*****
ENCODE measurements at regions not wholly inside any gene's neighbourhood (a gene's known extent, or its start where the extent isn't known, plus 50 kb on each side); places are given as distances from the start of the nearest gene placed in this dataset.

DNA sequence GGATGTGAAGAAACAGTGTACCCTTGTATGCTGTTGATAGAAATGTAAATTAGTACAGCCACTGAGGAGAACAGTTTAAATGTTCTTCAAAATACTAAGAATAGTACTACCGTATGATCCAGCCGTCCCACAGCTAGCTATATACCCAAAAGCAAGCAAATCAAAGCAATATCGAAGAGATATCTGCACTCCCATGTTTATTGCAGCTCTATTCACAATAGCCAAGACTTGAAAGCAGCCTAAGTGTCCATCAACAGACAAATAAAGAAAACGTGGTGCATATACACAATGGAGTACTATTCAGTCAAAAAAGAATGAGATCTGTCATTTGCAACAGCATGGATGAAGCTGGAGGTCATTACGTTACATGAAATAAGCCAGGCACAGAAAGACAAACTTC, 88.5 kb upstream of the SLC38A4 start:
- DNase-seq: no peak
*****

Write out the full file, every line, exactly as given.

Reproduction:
ENCODE measurements at regions not wholly inside any gene's neighbourhood (a gene's known extent, or its start where the extent isn't known, plus 50 kb on each side); places are given as distances from the start of the nearest gene placed in this dataset.

DNA sequence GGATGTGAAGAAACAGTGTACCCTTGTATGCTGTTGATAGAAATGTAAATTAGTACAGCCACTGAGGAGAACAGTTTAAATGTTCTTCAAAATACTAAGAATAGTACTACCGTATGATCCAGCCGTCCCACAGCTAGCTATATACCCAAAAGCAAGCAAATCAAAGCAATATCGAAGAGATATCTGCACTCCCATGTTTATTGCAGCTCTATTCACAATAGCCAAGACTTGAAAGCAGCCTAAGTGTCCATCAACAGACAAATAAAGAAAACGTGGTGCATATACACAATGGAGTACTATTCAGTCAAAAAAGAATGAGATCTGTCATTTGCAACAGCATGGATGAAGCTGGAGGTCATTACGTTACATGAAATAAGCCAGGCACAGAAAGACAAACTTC, 88.5 kb upstream of the SLC38A4 start:
- DNase-seq: no peak